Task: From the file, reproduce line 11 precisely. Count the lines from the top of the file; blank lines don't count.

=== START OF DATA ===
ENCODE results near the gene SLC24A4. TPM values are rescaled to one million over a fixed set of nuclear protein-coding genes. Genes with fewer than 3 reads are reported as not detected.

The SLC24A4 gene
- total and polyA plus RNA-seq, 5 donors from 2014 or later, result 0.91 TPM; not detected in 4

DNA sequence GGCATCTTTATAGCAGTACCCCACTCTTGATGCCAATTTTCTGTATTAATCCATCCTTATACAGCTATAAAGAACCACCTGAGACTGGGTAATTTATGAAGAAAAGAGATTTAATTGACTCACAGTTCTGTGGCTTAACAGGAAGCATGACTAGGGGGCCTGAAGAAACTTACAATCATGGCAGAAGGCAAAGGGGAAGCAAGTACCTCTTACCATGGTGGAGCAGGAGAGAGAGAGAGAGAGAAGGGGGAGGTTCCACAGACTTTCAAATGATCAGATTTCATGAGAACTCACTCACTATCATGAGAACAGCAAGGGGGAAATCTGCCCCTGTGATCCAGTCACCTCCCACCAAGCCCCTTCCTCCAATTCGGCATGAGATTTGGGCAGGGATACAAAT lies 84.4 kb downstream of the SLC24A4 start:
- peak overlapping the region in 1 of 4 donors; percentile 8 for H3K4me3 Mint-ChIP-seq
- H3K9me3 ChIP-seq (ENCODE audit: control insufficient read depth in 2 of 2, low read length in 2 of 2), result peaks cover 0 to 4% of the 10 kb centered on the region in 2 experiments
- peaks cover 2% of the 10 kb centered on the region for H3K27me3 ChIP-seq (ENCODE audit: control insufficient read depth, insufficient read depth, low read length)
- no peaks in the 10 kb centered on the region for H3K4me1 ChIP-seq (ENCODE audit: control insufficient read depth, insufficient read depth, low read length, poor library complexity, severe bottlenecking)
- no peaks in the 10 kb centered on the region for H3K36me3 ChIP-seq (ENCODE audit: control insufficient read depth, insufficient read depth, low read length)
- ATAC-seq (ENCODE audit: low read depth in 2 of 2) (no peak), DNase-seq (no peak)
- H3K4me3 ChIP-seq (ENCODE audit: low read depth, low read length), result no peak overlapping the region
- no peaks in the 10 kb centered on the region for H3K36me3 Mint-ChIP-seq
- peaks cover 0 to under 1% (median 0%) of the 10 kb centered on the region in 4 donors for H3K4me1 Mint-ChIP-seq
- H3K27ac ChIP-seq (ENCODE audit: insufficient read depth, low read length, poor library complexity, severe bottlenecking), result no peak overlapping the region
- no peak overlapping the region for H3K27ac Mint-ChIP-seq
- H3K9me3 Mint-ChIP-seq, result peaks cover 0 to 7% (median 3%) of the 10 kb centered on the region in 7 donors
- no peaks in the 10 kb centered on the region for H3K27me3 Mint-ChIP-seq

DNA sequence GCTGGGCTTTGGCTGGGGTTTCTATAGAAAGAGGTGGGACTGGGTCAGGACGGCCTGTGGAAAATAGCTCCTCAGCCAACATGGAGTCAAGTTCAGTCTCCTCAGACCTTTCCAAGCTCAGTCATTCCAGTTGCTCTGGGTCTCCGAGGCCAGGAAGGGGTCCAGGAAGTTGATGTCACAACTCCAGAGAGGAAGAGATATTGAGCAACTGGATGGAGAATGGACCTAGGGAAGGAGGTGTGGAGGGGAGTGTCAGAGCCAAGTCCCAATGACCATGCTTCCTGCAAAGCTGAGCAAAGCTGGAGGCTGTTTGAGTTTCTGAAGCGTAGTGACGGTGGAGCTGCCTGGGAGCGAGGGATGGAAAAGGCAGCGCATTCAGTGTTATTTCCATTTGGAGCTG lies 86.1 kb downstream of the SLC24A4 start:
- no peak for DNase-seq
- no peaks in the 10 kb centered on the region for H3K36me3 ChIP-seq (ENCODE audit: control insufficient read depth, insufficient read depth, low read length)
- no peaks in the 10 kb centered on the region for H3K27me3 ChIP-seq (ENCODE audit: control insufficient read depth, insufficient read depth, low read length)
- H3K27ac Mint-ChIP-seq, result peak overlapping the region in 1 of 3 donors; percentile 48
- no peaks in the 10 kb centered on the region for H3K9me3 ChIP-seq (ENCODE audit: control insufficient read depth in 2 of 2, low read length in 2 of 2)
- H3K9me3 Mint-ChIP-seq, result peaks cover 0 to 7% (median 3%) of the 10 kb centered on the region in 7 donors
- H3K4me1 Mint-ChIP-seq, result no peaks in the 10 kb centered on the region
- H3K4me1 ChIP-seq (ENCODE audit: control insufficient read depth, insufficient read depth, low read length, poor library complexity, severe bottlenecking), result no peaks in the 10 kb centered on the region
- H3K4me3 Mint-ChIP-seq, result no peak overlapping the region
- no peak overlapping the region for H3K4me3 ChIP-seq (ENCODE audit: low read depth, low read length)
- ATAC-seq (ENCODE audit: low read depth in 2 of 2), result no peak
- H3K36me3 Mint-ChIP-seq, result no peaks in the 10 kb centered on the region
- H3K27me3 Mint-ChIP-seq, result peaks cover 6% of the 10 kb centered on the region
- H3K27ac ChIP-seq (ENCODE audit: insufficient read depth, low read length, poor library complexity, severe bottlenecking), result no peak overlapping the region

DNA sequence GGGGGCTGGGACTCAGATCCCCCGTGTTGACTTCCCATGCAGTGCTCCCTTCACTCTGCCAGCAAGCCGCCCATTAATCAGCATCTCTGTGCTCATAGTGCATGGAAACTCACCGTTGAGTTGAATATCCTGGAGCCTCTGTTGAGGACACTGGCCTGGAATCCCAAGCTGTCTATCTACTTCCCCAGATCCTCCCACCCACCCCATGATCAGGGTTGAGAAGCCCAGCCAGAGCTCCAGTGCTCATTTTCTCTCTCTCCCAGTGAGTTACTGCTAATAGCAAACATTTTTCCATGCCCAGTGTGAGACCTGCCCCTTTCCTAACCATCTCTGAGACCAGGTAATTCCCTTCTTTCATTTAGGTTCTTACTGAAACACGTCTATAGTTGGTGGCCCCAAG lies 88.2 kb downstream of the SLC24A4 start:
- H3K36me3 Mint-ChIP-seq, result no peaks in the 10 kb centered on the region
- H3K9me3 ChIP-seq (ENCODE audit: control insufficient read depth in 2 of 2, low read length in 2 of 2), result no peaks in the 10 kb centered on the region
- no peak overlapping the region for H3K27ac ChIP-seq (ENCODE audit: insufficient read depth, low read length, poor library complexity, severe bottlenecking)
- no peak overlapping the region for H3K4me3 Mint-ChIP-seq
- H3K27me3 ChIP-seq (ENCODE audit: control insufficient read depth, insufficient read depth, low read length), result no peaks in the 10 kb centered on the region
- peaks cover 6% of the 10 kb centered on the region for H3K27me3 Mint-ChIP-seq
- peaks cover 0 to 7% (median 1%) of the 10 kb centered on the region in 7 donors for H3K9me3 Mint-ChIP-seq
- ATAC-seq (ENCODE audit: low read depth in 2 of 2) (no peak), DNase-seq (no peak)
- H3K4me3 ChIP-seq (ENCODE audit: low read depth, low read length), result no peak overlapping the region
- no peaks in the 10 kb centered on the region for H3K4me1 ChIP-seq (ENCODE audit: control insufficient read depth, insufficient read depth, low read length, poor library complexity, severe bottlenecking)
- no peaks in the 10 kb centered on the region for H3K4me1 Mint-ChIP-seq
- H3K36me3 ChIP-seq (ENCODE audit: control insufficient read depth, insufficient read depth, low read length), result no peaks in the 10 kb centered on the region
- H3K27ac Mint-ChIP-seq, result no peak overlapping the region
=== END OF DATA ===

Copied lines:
- H3K4me3 ChIP-seq (ENCODE audit: low read depth, low read length), result no peak overlapping the region